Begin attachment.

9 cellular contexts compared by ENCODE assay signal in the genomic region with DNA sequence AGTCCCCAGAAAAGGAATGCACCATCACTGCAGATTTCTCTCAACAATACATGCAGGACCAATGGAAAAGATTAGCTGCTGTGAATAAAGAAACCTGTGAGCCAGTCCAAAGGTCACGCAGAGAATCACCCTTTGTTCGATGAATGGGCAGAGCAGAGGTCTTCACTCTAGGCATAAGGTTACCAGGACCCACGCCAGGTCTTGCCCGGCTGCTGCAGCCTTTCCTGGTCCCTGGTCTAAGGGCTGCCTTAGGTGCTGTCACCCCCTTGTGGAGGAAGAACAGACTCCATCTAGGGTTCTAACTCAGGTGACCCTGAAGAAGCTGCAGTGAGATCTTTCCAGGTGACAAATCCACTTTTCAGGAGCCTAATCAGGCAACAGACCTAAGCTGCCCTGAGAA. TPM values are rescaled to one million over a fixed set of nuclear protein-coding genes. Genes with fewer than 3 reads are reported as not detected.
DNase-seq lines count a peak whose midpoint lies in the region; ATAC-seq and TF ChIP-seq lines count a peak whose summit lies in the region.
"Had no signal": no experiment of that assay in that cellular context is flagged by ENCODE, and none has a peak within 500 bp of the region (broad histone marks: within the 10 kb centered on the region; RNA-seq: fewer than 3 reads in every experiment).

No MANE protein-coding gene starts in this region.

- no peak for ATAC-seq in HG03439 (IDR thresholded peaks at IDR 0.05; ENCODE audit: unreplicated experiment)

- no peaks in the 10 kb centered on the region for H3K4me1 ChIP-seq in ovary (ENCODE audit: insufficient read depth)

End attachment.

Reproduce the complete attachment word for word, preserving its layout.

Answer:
9 cellular contexts compared by ENCODE assay signal in the genomic region with DNA sequence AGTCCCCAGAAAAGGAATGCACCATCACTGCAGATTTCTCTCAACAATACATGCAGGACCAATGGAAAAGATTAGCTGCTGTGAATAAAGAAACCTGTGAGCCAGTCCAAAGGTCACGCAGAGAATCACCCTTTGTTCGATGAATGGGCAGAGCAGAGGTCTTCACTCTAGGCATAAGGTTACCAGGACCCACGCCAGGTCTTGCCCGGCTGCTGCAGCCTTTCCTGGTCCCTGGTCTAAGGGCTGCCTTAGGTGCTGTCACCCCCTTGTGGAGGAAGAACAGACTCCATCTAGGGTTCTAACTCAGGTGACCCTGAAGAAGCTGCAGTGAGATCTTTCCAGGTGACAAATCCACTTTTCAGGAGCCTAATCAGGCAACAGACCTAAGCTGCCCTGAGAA. TPM values are rescaled to one million over a fixed set of nuclear protein-coding genes. Genes with fewer than 3 reads are reported as not detected.
DNase-seq lines count a peak whose midpoint lies in the region; ATAC-seq and TF ChIP-seq lines count a peak whose summit lies in the region.
"Had no signal": no experiment of that assay in that cellular context is flagged by ENCODE, and none has a peak within 500 bp of the region (broad histone marks: within the 10 kb centered on the region; RNA-seq: fewer than 3 reads in every experiment).

No MANE protein-coding gene starts in this region.

- no peak for ATAC-seq in HG03439 (IDR thresholded peaks at IDR 0.05; ENCODE audit: unreplicated experiment)

- no peaks in the 10 kb centered on the region for H3K4me1 ChIP-seq in ovary (ENCODE audit: insufficient read depth)